Singapore ‘still not meeting minimum standards to curb human trafficking’

Foreign prostitutes plying their trade along Geylang Road. Advocates say human trafficking remains a worrying problem, contributing to estimated annual profits in Asia of US$10 billion (S$12.9 billion). -- ST FILE PHOTO: DESMOND WEE

Foreign prostitutes plying their trade along Geylang Road. Advocates say human trafficking remains a worrying problem, contributing to estimated annual profits in Asia of US$10 billion (S$12.9 billion). — ST FILE PHOTO: DESMOND WEE

SINGAPORE — The Republic still falls short of the minimum international standards for the elimination of human trafficking, although it has made significant efforts in this area, said the latest Trafficking In Persons (TIP) report released yesterday by the United States Department of State.

Singapore remains in Tier 2 of a four-tier system, where Tier 1 represents countries whose governments fully comply with the minimum international standards of protecting migrant workers from forced labour or other forms of human trafficking.

The report — which has drawn forceful rebuttals from the Singapore Government in the past for “misrepresentation” — noted that stringent sentences were imposed on two convicted sex traffickers, but no labour traffickers were prosecuted or convicted.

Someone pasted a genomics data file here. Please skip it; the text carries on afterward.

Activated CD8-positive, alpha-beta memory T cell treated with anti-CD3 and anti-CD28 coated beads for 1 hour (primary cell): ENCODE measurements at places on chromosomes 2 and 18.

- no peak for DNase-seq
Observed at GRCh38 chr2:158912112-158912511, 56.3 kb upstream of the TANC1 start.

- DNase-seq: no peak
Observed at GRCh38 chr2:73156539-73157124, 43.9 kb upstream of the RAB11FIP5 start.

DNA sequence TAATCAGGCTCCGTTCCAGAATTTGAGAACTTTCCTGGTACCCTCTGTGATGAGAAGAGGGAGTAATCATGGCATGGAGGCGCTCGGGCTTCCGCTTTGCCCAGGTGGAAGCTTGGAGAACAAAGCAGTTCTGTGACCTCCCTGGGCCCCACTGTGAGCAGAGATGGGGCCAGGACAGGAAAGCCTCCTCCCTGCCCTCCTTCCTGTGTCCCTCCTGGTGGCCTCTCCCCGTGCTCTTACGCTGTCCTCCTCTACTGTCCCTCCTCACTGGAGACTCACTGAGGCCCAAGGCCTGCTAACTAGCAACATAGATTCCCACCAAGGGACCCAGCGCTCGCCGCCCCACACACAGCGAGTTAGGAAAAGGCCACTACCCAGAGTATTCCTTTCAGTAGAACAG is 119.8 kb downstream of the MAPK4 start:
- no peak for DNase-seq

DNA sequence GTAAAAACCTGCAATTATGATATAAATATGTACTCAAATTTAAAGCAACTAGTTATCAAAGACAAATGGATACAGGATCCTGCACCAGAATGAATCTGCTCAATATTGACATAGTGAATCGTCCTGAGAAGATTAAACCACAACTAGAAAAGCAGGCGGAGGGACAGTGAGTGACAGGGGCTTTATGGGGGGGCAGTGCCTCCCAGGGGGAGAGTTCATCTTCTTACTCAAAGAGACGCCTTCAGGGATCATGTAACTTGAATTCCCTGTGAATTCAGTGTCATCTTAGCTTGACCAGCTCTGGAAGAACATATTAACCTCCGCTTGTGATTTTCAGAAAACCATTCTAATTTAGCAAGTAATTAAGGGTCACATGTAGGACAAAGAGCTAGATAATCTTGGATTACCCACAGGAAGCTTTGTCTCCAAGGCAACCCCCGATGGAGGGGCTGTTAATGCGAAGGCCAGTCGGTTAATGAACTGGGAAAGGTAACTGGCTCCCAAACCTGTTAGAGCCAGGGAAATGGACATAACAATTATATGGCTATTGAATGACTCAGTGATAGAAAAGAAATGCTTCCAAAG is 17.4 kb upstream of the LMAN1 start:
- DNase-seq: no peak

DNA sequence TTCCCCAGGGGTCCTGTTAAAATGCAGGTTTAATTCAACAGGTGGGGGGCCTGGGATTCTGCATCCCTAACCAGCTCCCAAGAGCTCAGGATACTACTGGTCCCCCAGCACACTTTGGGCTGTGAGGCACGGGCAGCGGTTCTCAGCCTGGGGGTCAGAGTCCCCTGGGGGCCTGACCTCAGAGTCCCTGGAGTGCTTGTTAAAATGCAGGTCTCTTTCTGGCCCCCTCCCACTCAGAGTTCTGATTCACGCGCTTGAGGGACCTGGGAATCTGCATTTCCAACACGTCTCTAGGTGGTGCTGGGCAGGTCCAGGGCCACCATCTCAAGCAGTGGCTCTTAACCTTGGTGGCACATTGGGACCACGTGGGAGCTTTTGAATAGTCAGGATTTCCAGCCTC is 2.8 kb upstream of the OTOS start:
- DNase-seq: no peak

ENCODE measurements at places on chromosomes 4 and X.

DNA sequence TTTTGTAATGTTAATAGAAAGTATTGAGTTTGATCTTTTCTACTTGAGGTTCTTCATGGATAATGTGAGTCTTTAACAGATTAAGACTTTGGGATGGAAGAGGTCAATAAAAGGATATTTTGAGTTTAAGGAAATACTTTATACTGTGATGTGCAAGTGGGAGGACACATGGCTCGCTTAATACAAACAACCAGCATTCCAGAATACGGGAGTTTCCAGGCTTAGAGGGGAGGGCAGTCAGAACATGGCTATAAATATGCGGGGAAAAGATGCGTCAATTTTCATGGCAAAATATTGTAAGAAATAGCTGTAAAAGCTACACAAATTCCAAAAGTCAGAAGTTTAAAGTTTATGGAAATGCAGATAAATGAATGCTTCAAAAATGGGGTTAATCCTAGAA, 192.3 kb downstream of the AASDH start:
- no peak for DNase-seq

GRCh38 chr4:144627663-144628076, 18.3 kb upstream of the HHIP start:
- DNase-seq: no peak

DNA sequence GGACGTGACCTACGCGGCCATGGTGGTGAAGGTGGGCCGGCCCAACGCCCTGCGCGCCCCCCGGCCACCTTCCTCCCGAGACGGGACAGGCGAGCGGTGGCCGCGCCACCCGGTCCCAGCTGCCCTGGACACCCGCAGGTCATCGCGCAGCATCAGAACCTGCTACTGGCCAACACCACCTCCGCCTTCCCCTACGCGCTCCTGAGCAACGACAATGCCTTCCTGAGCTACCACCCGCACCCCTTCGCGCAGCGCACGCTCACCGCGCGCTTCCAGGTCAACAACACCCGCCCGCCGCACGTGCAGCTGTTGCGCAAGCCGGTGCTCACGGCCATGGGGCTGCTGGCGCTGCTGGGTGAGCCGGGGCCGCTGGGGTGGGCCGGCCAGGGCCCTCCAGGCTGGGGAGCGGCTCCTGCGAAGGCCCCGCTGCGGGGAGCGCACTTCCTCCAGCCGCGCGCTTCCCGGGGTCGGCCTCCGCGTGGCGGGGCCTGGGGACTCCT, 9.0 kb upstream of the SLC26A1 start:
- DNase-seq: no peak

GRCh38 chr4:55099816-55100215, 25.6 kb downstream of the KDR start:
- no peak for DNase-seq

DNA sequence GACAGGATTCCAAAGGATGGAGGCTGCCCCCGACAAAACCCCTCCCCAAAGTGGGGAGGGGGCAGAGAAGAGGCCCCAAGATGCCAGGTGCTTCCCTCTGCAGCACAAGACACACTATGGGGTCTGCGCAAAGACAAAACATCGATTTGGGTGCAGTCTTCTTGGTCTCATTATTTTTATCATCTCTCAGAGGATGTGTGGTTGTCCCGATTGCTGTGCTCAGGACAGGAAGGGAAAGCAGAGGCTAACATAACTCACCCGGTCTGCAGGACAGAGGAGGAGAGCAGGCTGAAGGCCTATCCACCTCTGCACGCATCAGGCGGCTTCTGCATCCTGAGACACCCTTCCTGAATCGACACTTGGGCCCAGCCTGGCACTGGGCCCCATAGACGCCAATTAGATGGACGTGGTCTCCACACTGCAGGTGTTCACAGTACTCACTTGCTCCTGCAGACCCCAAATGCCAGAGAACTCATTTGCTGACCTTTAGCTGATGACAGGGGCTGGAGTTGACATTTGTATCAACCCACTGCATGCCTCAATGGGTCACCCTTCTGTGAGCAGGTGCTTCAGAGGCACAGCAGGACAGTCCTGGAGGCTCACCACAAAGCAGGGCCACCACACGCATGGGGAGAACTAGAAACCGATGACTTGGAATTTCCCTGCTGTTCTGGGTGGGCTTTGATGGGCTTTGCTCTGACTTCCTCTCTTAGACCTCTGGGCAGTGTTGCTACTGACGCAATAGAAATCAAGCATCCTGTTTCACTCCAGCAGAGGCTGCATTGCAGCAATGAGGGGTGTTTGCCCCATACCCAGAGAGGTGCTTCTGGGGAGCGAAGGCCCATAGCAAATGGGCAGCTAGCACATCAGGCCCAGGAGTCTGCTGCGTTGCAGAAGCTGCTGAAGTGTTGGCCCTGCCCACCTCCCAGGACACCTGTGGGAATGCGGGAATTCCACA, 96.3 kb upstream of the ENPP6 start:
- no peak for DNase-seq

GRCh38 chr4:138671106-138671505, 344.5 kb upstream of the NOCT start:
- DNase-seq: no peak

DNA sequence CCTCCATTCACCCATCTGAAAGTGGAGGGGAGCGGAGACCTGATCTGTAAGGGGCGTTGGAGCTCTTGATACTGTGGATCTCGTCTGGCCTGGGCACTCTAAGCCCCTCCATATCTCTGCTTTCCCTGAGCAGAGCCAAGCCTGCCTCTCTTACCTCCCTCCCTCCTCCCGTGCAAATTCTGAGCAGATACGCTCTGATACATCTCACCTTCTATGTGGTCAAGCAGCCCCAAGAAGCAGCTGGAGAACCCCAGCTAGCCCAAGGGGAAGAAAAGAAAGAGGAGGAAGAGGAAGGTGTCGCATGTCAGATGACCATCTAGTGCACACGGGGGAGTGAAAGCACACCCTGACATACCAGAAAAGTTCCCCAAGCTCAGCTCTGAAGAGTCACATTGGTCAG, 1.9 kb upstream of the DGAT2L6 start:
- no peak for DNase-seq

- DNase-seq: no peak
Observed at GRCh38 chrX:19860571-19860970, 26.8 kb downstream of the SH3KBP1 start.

While the Government has developed an improved mechanism for case referral among government, civil society and foreign embassies, it “continued to face difficulties” in identifying and building evidence in cases. “After investigating 294 new labour cases and 53 sex-trafficking cases, the Government substantiated 24 sex-trafficking cases and one labour-trafficking case,” the report stated.

It said the authorities here might have “failed to recognise the elements of trafficking among individuals who reportedly migrated to Singapore willingly or who did not experience physical confinement or abuse” and that the Government and civil societies continued to disagree on whether specific cases amounted to trafficking.

And while the new case referral process introduced in August last year has improved coordination between stakeholders, non-governmental organisations (NGOs) and foreign embassies said “a lack of transparency regarding ongoing cases remained a problem”. The Government also did not “consistently ensure” social-service professionals were present during screening interviews with victims, although NGOs reported an improvement in this area.

Singapore has mostly been placed in Tier 2 since the US began publishing the annual report in 2001 but, in 2010, it slipped into the Tier 2 Watchlist category for countries that have a significant number of trafficking victims and which failed to show efforts to combat the situation. That year, the Singapore Inter-Agency Taskforce on Trafficking in Persons was formed. The task force — comprising several government agencies — launched a National Plan of Action in 2012.

In November, Member of Parliament Christopher de Souza is expected to table draft legislation to prevent human trafficking in Parliament.

Article first published in TODAY, June 21, 2014.

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